The train to Edinburgh leaves from Kings Cross station. Maybe you’ve heard of it. It’s a very nice station. Clean, modern, safe. Ne’er a prostitute in sight.
The 3 hours to Edinburgh – our first train journey as a couple, my wife reminds me – roll by without a hitch. We drink tea, my anglo-positive wife and I, and admire the scenery. Outside, the world is cold, clean, and sunny. We see pheasants and magpies. We drink more tea and look at the scenery. Finally, we get bored of the endless brown-green-brown-green blur as England surprisingly quickly melts by into Scotland. The countryside is really too much of a good thing.
Waverley Station, I inform my wife, is lovely. It might be my favorite station in the whole of the UK, I pronounce confidently. I am not a man who learns a lesson about the accuracy of my local knowledge the first time.
Waverley Station, in the centre of Edinburgh, has been “modernized” – which seems to mean “adding lots of shops and hiding some lifts in out-of-the-way-corners.” It’s bright, shiny, busy. It’s not my Waverley Station.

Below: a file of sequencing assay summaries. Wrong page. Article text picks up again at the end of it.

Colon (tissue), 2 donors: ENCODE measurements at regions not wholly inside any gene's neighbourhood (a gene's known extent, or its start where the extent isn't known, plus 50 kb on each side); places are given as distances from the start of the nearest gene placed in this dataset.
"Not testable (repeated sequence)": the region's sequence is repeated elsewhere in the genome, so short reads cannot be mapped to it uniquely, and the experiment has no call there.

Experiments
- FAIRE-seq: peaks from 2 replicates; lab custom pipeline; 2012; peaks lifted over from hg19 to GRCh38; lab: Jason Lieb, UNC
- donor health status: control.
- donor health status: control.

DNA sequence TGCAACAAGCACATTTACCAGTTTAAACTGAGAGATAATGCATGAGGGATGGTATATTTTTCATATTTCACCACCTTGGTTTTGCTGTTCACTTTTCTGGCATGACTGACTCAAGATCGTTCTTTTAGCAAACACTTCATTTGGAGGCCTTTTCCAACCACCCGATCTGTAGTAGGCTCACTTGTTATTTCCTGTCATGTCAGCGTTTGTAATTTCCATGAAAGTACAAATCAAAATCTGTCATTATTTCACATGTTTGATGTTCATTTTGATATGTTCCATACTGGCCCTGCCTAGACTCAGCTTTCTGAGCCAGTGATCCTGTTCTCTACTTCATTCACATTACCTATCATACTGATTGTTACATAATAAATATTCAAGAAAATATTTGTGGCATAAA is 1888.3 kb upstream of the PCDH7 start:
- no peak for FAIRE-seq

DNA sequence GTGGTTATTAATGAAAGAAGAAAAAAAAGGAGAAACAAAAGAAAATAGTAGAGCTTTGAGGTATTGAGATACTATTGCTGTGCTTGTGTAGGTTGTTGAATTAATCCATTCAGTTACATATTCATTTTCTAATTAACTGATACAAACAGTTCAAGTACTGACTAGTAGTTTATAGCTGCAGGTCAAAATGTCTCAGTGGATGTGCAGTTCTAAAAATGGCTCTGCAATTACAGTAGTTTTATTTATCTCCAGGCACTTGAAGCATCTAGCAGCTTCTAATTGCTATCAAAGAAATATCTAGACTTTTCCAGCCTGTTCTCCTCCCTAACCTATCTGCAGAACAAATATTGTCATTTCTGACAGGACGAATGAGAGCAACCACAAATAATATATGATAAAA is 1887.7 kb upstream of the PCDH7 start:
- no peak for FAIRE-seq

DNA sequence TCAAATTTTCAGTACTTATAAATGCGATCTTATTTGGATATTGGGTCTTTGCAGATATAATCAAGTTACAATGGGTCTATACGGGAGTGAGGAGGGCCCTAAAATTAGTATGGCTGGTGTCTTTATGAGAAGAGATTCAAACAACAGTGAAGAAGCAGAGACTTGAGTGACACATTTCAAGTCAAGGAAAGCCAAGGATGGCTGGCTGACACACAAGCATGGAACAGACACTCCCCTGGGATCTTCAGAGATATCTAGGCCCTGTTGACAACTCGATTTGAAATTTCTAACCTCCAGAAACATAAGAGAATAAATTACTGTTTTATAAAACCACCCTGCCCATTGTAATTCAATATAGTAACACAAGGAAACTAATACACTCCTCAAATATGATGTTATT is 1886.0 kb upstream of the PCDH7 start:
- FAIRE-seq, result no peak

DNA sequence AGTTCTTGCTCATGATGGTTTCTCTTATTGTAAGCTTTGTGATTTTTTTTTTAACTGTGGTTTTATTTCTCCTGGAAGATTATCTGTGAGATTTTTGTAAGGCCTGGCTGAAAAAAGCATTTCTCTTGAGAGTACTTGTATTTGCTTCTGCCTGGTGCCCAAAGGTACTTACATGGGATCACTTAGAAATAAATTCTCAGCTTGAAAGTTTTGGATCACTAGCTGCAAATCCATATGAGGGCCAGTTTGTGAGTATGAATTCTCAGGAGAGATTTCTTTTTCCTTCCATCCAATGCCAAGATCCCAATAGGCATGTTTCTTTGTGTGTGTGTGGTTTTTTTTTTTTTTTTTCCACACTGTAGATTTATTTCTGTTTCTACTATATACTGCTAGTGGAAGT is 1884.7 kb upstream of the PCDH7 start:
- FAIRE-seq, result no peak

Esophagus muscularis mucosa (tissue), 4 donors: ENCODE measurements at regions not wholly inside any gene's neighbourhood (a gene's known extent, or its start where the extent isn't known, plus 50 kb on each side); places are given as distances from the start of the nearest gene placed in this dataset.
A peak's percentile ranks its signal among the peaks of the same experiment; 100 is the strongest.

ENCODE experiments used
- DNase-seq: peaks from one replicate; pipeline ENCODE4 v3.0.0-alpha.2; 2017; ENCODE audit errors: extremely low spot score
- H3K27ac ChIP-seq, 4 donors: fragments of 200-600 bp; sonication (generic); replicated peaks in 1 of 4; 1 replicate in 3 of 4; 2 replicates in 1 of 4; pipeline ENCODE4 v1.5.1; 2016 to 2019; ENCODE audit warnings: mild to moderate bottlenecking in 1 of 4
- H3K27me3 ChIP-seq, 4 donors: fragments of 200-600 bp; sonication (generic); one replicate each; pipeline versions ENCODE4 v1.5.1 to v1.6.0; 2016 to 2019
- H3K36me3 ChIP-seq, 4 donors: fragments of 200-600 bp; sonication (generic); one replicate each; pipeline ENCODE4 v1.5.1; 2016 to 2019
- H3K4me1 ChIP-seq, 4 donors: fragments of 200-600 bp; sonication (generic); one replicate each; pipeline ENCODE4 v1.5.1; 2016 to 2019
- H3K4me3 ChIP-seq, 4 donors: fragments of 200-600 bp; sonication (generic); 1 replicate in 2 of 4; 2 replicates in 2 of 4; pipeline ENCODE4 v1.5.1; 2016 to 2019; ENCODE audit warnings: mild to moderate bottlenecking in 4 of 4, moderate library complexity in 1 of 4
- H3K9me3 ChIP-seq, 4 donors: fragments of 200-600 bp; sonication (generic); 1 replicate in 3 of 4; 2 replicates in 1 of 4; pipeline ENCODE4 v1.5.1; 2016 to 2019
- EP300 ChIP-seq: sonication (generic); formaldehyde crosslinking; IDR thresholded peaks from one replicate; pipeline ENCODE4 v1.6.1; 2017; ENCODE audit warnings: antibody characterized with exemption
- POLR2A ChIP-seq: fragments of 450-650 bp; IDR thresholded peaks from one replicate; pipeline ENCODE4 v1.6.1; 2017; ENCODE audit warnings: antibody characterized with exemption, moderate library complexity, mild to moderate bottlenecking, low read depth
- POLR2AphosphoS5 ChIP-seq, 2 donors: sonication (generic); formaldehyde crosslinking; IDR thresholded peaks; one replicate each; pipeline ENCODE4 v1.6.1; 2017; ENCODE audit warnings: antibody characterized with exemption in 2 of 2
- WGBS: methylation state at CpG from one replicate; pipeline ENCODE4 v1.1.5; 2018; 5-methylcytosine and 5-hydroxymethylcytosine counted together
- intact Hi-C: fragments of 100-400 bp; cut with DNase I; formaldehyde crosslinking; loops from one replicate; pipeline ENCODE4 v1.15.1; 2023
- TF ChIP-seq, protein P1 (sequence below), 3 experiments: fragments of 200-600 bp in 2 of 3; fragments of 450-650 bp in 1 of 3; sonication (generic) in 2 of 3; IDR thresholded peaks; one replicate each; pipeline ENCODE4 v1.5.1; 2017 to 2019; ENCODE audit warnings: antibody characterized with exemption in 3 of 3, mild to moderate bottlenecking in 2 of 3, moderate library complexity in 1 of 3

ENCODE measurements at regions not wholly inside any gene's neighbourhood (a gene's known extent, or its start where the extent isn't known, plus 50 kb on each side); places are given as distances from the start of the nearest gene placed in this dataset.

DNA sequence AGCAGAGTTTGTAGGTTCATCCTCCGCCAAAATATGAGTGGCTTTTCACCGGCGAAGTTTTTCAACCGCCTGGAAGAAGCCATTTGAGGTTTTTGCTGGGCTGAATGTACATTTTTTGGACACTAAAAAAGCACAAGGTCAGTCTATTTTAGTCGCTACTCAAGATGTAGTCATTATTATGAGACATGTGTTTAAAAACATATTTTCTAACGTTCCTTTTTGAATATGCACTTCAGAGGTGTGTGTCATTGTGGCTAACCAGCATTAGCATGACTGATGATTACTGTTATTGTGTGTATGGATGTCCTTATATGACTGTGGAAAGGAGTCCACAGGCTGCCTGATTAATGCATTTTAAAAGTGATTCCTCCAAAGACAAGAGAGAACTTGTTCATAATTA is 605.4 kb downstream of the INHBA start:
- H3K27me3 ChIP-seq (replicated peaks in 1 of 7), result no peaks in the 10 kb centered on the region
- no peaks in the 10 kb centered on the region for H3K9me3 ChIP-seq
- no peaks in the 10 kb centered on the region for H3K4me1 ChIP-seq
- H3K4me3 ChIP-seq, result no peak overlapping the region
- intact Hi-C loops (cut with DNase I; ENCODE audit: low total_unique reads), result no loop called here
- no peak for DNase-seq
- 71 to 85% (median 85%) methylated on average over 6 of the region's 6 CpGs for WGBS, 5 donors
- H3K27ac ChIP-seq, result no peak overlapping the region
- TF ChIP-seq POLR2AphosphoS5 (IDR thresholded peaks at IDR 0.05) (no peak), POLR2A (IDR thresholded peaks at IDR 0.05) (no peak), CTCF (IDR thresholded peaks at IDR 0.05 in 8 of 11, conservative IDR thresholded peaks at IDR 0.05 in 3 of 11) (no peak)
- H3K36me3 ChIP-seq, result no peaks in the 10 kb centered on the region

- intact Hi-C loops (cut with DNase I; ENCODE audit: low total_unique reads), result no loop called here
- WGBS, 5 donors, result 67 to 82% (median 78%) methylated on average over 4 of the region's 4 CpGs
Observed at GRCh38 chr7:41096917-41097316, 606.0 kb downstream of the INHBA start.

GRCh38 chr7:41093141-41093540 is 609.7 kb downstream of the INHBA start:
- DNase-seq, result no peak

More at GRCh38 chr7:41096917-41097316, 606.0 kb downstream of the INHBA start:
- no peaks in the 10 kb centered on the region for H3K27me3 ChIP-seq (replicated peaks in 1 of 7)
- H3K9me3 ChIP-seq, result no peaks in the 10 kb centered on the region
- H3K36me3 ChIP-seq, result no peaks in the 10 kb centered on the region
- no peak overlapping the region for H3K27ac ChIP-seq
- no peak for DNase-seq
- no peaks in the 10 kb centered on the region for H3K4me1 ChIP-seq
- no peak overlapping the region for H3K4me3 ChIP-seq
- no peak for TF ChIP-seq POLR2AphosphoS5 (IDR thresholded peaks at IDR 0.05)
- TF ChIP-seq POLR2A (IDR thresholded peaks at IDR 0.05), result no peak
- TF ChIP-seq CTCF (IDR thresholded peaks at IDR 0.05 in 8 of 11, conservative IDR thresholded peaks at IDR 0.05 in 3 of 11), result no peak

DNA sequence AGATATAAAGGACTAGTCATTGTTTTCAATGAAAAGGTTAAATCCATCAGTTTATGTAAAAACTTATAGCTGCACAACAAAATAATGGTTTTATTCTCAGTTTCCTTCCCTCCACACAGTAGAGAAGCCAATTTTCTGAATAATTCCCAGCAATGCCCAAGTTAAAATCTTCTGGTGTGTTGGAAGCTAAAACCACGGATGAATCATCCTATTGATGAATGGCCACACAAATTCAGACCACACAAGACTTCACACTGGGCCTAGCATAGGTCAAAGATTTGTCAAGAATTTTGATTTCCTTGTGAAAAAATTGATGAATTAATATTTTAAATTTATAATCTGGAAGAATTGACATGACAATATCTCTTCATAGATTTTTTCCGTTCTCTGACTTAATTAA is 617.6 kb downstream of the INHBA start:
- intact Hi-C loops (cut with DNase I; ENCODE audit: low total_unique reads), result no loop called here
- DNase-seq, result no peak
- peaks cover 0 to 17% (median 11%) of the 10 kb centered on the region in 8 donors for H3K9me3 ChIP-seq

At least the city has the decency to be cold and rainy. That’s the Edinburgh I know and love.
I remember once showing a group of Americans around Edinburgh and they were obviously less than impressed. The Scottish Crown Jewels were disappointing (too small), the weather was oppressive (too wet), the locals unintelligible (too…Scottish). I tried my best as we walked the dark, wet lunchtime streets. I talked about its history, its culture…other things. I really gave it my all. And then a homeless man came and stopped behind me to throw up into the gutter.
And yet, I really do love Edinburgh.
The first person we talk to on arrival is selling The Big Issue outside the station. I buy one, ask him where the taxis are, and he walks us to the line. In the taxi, I get to explain The Big Issue while my traveling companion and I are taken on a roundabout route to our next lodgings.